Current Leader

Araceli Lucio

Araceli Lucio
Location: Chicago, Illinois Cohort Start Year: 2020 Project Topics: Community/Civic Engagement, Education, Health Care Access, Health Care Quality, Immigrants and Refugees, IT/Technology, Leadership Development, Public, Population and Community Health, Social Sector/Non-Profit Populations Served: Adults (21-64 years), Hispanic/Latino/Latinx, Immigrants and Refugees, Low-Income Communities, Older Adults (65+), Women's Health
Community Health Advocate
The Resurrection Project/ELLAS

Fifty-nine percent of Latina women are diagnosed during the last stage of breast cancer which is the number one cause of death for Latina women in Chicago. These startling statistics result from a lack of resources and substantial barriers that Latina women may face, such as the lack of health insurance, unfamiliarity with technology, or worse, not being able to read or write in the given language.

Araceli Lucio’s vision is that Latina women in Chicago be screened for breast cancer early in order to change late diagnosis statistics and mortality rates and improve the quality of life for uninsured Latina breast cancer survivors. Her goal is to ensure that Latina women can access early screenings and exams no matter their income, immigration status, whether they have insurance or not, or whether English is their first language. Araceli, who has been a community health organizer since 2006, is building a culture of health that includes Latina women.

To improve outcomes, Araceli connects Latina women with technology and training, breast cancer education, outreach classes and advocacy. Her practical support includes providing tablets to ensure they can make appointments and opening access to online platforms and tools such as Zoom and Google. This ensures that survivors can access information and resources to find support groups and healthcare, register for the services available to them in the community and even access screening and diagnosis results. Araceli’s approach is a multi-generational strategy as connecting Latina women to technology and services often improves healthcare access for the whole family. These tools and strategies help to empower Latina women as they learn how to advocate for themselves and their families.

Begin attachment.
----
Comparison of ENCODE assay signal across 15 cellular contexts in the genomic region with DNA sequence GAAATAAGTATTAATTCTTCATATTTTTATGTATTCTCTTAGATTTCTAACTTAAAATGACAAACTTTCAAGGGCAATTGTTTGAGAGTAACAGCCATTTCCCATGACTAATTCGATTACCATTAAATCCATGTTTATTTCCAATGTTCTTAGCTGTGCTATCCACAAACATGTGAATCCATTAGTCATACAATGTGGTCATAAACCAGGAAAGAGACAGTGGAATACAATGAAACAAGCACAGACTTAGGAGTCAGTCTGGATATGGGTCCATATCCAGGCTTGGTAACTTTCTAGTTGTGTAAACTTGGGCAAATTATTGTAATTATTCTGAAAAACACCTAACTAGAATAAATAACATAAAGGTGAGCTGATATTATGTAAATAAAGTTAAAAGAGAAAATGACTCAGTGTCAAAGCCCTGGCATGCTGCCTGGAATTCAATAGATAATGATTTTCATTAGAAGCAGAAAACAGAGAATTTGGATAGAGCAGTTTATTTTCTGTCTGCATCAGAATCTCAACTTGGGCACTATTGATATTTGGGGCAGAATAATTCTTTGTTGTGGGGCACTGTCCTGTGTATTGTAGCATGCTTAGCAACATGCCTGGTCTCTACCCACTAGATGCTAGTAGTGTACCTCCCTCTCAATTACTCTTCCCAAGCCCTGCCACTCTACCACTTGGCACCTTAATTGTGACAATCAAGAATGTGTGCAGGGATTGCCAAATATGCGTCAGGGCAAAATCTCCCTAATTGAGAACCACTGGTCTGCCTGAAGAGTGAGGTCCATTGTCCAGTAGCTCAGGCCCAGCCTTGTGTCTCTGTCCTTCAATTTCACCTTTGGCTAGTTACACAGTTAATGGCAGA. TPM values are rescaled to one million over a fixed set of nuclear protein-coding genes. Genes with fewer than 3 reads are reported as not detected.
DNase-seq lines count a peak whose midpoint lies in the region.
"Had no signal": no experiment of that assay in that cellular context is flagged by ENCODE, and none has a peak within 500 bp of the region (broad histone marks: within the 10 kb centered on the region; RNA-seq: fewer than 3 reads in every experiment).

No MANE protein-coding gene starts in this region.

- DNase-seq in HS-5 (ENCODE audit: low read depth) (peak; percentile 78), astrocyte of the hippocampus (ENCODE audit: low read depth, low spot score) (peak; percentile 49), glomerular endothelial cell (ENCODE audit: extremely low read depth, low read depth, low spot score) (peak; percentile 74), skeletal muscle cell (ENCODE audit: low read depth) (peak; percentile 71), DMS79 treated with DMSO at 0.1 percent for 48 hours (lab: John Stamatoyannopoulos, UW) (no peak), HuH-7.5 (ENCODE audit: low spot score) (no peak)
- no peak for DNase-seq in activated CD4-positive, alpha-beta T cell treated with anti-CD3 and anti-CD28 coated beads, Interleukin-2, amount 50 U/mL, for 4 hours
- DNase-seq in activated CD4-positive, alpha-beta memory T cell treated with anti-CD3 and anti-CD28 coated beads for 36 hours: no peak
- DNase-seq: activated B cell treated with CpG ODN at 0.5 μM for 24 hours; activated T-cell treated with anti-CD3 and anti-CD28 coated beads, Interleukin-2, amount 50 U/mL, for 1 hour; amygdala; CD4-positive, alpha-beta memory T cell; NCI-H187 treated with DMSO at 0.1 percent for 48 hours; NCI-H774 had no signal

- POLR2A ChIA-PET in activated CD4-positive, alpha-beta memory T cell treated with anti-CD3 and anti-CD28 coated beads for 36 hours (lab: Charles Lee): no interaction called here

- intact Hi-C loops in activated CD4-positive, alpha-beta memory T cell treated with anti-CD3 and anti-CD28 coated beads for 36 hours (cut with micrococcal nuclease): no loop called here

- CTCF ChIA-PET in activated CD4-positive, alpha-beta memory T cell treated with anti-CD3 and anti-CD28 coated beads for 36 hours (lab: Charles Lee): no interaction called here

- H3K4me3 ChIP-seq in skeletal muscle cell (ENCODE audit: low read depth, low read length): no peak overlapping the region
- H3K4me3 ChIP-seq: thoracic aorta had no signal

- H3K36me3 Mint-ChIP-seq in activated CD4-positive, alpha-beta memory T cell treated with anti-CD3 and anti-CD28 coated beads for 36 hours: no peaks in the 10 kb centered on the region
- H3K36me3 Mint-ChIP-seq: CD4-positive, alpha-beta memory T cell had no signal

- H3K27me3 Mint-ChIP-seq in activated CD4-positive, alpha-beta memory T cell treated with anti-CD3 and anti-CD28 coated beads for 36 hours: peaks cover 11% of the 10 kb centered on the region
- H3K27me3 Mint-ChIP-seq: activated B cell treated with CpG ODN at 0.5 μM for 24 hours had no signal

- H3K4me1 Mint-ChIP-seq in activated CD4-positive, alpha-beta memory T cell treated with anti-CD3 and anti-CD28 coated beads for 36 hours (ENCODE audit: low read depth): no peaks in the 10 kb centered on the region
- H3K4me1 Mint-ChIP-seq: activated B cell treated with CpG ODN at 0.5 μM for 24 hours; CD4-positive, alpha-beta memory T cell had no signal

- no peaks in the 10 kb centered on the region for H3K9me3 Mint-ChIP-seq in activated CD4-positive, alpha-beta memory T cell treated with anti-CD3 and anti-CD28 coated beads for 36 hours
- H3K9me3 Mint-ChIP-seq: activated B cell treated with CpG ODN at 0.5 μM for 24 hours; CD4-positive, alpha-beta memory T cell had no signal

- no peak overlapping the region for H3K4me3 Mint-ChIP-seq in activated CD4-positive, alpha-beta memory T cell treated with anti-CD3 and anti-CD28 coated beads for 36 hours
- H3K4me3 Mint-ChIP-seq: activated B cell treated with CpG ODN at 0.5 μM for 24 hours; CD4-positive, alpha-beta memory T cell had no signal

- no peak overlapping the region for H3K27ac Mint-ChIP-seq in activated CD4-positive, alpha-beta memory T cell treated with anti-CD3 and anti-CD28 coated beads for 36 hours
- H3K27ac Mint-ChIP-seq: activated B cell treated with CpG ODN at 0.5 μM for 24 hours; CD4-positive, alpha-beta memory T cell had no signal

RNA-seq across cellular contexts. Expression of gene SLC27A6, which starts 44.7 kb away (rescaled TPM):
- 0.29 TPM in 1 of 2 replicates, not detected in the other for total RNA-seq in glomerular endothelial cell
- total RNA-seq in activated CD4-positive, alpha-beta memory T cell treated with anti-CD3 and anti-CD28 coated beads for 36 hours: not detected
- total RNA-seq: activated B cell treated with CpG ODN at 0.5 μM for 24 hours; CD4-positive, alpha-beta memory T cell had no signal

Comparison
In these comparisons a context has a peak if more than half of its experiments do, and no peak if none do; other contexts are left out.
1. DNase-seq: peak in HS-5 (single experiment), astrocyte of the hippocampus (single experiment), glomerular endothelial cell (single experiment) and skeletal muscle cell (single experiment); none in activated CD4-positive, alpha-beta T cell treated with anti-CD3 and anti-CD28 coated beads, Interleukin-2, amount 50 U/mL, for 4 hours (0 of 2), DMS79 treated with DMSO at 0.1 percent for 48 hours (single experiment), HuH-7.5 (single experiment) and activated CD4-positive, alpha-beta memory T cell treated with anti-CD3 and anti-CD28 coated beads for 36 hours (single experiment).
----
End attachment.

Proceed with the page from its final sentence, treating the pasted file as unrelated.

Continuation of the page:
STRATEGIC INITIATIVE: ELLAS Open Café to Support Breast Cancer Survivors
I created the ELLAS Open Café is a strategic initiative and platform where breast cancer survivors can connect with other survivors, gain access to breast cancer resources, and train together to become leaders and advocates to fight against breast cancer and to fight for quality healthcare services. These women will be able to advocate for others in their community as they address disparate health outcomes for Latina women with breast cancer. Many of the women we serve may be reluctant to go to a healthcare provider for preventative cancer screenings based on previous negative interactions with medical professionals or cultural stigmas. Our program helps women navigate the complex healthcare system and provides access to free screenings through our partnership with the Illinois Breast & Cervical Cancer Program. Women referred to screenings also receive free transportation to screenings. The ELLAS Open Café will be used to educate and empower women with breast cancer and will be a safe space for breast cancer survivors and fighters to convene and share experiences. The women we train will be able to counsel and mentor other women facing a cancer diagnosis and will be able to connect them to resources and support.

Araceli’s focus on breast cancer screening stems from a conversation she had with her mother when she was 55 years old. Her mother had never had a mammogram even though there was a family history of breast cancer. Araceli’s mother was scared to be tested because she didn’t know how she would pay for it even though the Chicago area has good programs to access screenings (often women don’t know about them or how to apply or there are language barriers).

Araceli immigrated from San Luis Potosi, Mexico where her education and early career were focused on the health and wellbeing of mothers with young children. She continues this work today as an organizer for the Resurrection Project and a Culture of Health Leader. Araceli works with different clinics, hospitals, and initiatives such as Healthy Illinois to address health disparities and advocate for insurance and medical services for everyone. She also created a group of Promotoras de Salud of ELLAS (community health workers) to give information and resources in Spanish, as well as training leaders who would continue advocating for programs to help the community with health disparities.

Click here to watch Araceli’s Legacy Project video.